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Energy Saving Residential Buildings.pdf

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tries to automatically supervising the buildings by sensing
and controlling their energy usage.
One of the standard approaches to control energy usage
includes model predictive controllers. However, user behavior predictions are not usually part of such formulations [7].
We think that including some kind of models concerning
the habits of the home occupants could improve existing
predictive strategies. Our opinion is based on many works
such as: Wood & Newbotough [12] achieved a good percentage of reduction in energy consumption of occupants by
changing their behavior. Hoes et al. [4] show that electrical
energy consumption in buildings is not only linked to their
operational and space utilization characteristics, but also
to the behavior of their occupants. Yu et al. [13] tried
to identify the impacts of occupant behavior on building
energy consumption. The results obtained give hints to
prioritize efforts when modifying user behavior in order
to reduce costs. Rijal et al. [11] proposed a model which
was designed to include the interaction of an average user
of an office space with good results. Bourgeois [1] found
that a realistic treatment of the control of lighting device
can result in significant reductions in energy use. Ouyang
and Hokao [10] investigated energy-saving potential by
improving user behavior in 124 houses in China, results obtained showed that effective promotion of energy-conscious
behavior could reduce energy consumption. Finally, some
pilot projects demonstrated that low energy systems, such
as natural ventilation, shading to control solar heat gains
and glare, day lighting to dim lights, and demand controlled
ventilation, especially need the interactions and collaboration
from occupants [5].
Until now, not many solutions for saving energy have
considered using behavioral information from home occupants, but other many factors which can be taken into
account in order to improve energetic efficiency. Some of
these factors are fixed and some are dynamic. Fixed factors
can be collected in advance by simply asking occupants.
Then, experts can suggest the best ways to exploit them.
There are three main groups of factors: related to the house
placement, related to home occupants and related to the
nature of the house subsystems. Regarding dynamic factors
we can mention most of physical conditions, i.e. house
characteristics, seasonal statistics, weather forecasts, and so
on. In this work, we aim to include a new factor to the group
of that dynamic aspects, i.e. user behavior models that can
allow simulating realistic scenarios.
Nowadays, the traditional control approaches concerning
residential buildings are pushed to their limit by new and
very demanding building technologies. One of the possible
solutions is related to the emergence of a new paradigm
for applying smart technology to residential buildings often
called home automation [8]. Most of the related work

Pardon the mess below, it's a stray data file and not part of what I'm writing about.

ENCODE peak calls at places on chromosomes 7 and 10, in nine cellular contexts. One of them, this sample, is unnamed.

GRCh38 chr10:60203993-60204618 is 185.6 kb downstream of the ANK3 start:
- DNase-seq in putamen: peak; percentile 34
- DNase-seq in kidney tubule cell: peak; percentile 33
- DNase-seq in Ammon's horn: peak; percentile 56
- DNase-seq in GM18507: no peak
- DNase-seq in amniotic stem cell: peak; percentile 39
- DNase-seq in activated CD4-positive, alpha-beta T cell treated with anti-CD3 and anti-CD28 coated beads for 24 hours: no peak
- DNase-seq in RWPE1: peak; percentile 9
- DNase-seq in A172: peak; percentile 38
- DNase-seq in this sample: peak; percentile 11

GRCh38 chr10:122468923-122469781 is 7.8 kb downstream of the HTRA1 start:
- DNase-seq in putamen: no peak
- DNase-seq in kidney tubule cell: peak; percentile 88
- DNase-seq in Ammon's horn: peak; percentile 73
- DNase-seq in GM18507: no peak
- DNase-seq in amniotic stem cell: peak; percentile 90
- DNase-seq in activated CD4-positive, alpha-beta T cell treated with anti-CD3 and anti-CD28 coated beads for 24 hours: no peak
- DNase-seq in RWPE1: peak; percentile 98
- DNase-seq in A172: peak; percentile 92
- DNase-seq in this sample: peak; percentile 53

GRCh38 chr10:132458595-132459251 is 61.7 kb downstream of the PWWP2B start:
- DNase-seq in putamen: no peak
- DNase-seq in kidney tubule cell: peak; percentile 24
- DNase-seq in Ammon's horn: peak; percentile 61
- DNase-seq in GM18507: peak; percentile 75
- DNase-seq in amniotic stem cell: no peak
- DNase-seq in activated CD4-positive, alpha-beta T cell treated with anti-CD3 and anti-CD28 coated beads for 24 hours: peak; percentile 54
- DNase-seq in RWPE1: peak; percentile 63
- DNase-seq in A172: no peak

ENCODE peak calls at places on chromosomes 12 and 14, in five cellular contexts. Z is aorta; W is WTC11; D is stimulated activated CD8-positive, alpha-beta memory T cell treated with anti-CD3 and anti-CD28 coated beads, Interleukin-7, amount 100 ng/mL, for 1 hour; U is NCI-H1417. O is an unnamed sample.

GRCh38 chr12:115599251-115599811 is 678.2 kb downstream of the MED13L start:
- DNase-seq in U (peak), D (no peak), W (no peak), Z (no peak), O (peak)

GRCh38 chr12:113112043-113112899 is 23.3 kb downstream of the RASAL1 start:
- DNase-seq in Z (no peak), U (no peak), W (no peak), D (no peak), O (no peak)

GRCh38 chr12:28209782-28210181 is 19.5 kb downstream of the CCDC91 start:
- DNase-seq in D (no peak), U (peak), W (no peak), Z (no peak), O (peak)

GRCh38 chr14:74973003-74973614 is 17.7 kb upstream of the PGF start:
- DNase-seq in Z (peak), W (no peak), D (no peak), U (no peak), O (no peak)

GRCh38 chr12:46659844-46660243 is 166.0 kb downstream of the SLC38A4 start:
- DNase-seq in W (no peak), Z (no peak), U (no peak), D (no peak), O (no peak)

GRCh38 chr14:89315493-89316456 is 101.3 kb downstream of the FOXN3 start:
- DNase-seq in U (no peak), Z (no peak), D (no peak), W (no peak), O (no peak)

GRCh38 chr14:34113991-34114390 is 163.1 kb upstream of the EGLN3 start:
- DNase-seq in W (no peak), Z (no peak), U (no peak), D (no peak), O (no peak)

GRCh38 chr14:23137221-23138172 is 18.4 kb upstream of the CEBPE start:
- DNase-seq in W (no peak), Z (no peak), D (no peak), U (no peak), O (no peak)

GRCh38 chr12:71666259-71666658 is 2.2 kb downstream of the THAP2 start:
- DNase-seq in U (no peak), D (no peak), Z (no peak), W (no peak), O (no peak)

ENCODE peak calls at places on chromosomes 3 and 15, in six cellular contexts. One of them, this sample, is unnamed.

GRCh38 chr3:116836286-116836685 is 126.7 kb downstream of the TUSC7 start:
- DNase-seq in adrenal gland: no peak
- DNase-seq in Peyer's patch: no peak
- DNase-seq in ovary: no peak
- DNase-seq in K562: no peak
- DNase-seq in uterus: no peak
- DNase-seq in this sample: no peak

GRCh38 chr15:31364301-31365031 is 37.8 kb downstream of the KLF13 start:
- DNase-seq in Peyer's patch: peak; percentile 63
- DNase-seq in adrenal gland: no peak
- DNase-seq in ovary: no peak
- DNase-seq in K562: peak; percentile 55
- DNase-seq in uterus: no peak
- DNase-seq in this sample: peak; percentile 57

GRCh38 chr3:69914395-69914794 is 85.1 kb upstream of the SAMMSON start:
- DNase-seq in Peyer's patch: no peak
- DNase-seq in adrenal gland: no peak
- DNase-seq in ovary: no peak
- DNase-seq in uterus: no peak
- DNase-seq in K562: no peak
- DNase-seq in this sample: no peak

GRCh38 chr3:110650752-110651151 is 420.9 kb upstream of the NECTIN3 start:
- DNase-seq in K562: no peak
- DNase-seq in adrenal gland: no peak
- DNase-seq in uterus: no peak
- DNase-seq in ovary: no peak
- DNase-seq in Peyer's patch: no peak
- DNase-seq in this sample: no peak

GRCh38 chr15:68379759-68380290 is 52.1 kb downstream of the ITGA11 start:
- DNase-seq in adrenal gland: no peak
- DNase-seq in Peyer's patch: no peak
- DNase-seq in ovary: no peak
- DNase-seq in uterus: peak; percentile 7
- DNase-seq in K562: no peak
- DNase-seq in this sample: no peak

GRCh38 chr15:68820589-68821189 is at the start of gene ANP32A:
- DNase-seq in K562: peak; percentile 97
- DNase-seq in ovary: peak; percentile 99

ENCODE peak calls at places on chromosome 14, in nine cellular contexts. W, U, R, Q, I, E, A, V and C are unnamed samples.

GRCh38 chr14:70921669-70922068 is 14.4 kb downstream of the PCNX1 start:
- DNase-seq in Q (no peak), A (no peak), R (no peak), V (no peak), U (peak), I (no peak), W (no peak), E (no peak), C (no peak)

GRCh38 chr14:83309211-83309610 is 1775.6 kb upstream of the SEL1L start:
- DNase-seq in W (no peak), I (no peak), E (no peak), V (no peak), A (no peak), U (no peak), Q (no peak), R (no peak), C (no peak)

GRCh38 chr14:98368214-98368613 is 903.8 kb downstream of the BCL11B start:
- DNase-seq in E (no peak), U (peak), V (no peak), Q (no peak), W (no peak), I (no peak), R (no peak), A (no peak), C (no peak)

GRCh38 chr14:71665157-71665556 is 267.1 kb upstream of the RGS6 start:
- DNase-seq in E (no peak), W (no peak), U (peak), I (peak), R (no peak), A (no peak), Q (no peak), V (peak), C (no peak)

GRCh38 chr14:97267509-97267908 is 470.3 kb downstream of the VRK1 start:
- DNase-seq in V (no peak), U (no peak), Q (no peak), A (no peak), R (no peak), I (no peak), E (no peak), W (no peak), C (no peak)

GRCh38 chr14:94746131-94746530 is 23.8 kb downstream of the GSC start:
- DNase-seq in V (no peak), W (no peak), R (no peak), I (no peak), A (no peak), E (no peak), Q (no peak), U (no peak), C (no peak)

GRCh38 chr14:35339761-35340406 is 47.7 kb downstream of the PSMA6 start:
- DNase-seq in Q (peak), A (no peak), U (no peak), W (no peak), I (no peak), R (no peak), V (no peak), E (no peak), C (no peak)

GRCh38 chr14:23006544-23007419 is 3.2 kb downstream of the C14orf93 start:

Figure 1. Example of a simulation scenario designed to test the possible
benefits from using a given control strategy. If user behavior is not taken
into account, the simulation could not be considered realistic

focuses on model predictive control methodologies for controlling, e.g., cooling, electrical devices, heating, lighting,
and ventilation in independent building zones. To be more
formal, we can say that model predictive controllers use
a model to predict the future evolution of the housing
subsystems and compute optimal control actions by optimizing a cost function (related to energy saving, comfort
and safety in this case) depending on these predictions. In
the near future, model predictive control should become
even more important to ensure efficient and correct building
functionality. For example, as the outdoor temperature is
supposed to be an influential factor for the building heating
subsystem, some kind of weather forecast could be used by
the model predictive controller to automatically adjust the
indoor temperature.
However, costs of live research are very high, so researchers test their strategies in advance using a simulator.
If the results from these simulations seem to be promising,
then these strategies can be implemented in the real world.
In order to perform simulations, researchers have to take into
account home simulators that can meet their requirements.
Figure 1 shows a simulation scenario designed to test the
possible benefits from using a given control strategy. If real
weather data or user behavior are not taken into account, the
simulation could not be considered realistic. Most of priorly
developed simulators include capabilities to work with past
weather data or even future weather forecasts. Most of them
also include capabilities to model user behavior. However, as
we already mentioned, these models are quite static, i.e. they
are based on fixed behavioral patterns. In this paper, instead,
we take into account the non-deterministic nature of human
behavior so that simulations can reflect what happens in the
real word more accurately.
Emerging empirical models of user behavior tend to be
based on statistical algorithms that predict the probability
of an event, for example: opening a window, given certain